(First published in the August 2004 (Vol 92 No.3) issue of the Naval
In March 1989, HM
Ships Berkeley, Chiddingfold and Cottesmore and RFA Diligence
were the first RN ships to visit Aden since the People’s Democratic Republic
of Yemen (PDRY - otherwise known as South Yemen) achieved its independence in
1967 after 128 years as a British possession.
A year after this visit, South Yemen was reunited with its northern
neighbour to form the Yemeni Republic.
Aden - March
was commanding Berkeley at the time and our group was returning to the UK
from an 8-month deployment in the Gulf for Operations Cimnel and Armilla
Accomplice. Our mission had been to
provide the world’s shipping community with confidence that the sea lanes
between the Strait of Hormuz and Gulf Cooperation Council (GCC) ports as far as
Bahrain were clear of mines in the wake of the Iran/Iraq Tanker War.
By the time we returned home, our colleagues in Chiddingfold had
clocked up 268 days away from base and set a new deployment record for a minor
We had not originally planned to visit Aden but our programme was altered following
a whistle-stop tour of Arab nations by the then Foreign Secretary, Mr William
Waldegrave. Thus Defence Diplomacy
dictated we should visit Aden and Tunisia instead of sampling the delights of
Malta and Majorca.
In the event, Diligence anchored off Steamer Point without complication and
our Hunt Class MCMVs rafted up alongside her. This was where the USS Cole would be attacked by a suicide boat
in Oct 2000. Chiddingfold
was duty liaison ship for the visit so her CO went off to pay the arrival calls
while Berkeley and Cottesmore rigged their foc’sles for the
first night cocktail party.
The CO of Cottesmore, Lt Cdr (later Cdr) Brian Mansbridge MBE RN, and I took
the opportunity to stretch our legs ashore.
Aden was a living museum in which time seemed to have stood still since
the 1960s. We found a drab and
dusty city of near-derelict buildings and shops selling mostly second-hand
goods. The blocks of flats once
used as British married quarters were extremely shabby and had obviously not
seen a lick of paint or any other noticeable sign of maintenance since the
departure of their former tenants. The
few cars on the pot-holed roads mostly comprised battered Ford Anglias,
Prefects, Populars, Zodiacs and Zephyrs, legacies from the British forces who
had evacuated the place 20 years previously.
When entering harbour we had noticed several jelaba-clad townspeople literally
jumping for joy on the dockside. As we walked about the streets we were approached by locals, some with tears in
their eyes and all eager to recount their past employment as drivers,
electricians or mechanics for the Crown during the latter stages of the British
forces’ presence. "Russians
no good, no bloody good!" they whispered to us conspiratorially.
The Russians had occupied the vacuum left by the British departure and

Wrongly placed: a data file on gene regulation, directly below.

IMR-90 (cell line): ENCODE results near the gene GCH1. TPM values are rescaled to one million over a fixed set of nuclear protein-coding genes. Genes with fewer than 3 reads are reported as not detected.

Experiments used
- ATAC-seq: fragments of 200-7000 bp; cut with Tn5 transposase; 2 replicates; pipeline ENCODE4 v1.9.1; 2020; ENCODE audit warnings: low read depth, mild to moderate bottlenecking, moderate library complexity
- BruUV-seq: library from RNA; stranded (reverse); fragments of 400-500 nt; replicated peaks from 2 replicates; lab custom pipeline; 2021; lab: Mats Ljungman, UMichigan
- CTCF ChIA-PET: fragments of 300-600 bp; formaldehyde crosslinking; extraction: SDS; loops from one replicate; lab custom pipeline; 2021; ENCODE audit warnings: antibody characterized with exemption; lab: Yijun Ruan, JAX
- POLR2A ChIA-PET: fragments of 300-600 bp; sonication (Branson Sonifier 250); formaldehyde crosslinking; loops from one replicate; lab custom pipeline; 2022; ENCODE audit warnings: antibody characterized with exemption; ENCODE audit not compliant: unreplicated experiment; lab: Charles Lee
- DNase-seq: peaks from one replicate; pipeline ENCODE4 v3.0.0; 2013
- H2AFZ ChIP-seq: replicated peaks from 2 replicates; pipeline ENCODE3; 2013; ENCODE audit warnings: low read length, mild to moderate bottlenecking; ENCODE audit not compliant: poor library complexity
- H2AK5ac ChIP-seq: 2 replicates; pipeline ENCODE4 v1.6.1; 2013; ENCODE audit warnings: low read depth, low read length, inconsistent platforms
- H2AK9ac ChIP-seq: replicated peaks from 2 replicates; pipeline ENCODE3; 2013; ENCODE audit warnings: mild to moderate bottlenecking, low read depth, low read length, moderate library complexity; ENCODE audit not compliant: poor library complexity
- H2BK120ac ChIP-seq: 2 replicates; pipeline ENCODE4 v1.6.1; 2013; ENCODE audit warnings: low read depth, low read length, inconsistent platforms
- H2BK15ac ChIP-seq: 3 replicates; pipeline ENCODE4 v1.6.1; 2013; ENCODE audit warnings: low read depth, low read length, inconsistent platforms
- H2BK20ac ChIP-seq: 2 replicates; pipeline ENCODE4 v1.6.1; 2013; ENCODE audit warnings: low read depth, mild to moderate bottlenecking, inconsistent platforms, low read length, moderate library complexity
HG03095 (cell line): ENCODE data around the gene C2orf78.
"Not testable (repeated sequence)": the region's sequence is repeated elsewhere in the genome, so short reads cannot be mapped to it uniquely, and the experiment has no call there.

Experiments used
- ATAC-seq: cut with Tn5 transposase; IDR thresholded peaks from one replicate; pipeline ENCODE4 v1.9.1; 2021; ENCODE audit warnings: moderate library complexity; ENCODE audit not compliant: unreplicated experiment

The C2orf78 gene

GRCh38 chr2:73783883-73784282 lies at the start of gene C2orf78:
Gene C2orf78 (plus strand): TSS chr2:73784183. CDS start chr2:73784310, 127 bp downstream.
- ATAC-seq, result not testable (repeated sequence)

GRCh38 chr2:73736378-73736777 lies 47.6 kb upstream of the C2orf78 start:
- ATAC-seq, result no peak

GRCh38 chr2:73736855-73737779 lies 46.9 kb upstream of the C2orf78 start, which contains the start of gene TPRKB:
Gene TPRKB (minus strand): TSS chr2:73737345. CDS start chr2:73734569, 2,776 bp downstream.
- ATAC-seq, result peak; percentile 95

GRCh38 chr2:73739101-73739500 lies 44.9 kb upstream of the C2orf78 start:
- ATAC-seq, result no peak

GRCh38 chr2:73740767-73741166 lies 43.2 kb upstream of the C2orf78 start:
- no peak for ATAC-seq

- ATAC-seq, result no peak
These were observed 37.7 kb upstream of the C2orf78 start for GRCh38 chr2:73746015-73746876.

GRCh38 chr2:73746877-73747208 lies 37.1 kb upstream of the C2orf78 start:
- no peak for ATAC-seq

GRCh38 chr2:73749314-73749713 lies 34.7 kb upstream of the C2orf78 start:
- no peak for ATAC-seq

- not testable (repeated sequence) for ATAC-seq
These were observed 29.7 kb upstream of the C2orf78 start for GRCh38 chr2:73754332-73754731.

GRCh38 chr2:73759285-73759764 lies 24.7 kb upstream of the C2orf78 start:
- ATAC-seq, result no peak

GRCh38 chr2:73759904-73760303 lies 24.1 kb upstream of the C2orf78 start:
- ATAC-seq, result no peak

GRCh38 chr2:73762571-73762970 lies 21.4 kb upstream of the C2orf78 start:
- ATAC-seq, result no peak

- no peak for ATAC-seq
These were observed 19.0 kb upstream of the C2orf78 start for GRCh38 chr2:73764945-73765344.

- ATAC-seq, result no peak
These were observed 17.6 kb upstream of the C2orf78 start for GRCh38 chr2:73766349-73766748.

had spent the previous 20 years constructing a new power station, airport and
hospital, mostly through their Cuban proxies. None of these projects had reached anything like completion.
Seeking the inevitable postcards, we entered a shop that sold everything from
second-hand bath plugs to electrical appliances and hearth rugs but specialised
in old British military insignia and accoutrements.
We noticed the owner had an ancient portable radio on a shelf behind the
counter and it was tuned to the BBC’s world service.
My companion asked him if he listened to the BBC very often.
"Every damn day for the past 20 years," he responded
After a quick recce, we returned on board and prepared ourselves for the cocktail party.
This was a truly international affair held on the adjacent canopied
forecastles of Berkeley and Chiddingfold.
If memory serves me right, there were diplomatic representatives from
over 50 countries including such intriguing combinations as Soviets (this was at
the height of Glasnost and Perestroika) and Cubans, Iranians and Iraqis, Greeks
and Turks, and Israelis and Syrians. The
Americans had no diplomatic mission in Aden and were conspicuous by their
innocuous-tasting punch prepared by the stewards worked its magic and soon all
of our guests were engaged in animated but entirely amicable discussion. I was buttonholed by members of the Cuban mission who were
keen to extol the improvement in social welfare and medical attention enjoyed by
the local population since Aden had ceased being a British Crown Colony.
Many of the Arab diplomats spoke knowledgably about Britain and a high
proportion seemed to have pieds-à-terre in London.
next day, a member of the British Embassy staff gave the COs a guided tour of
Aden, including Crater City, in a Japanese 4x4 jeep-type vehicle.
The suspension of this vehicle left much to be desired but this was
hardly surprising; Crater City is so called because it lies in the crater of a
dormant volcano but the description applied equally to the condition of its
roads. Despite our appeals for him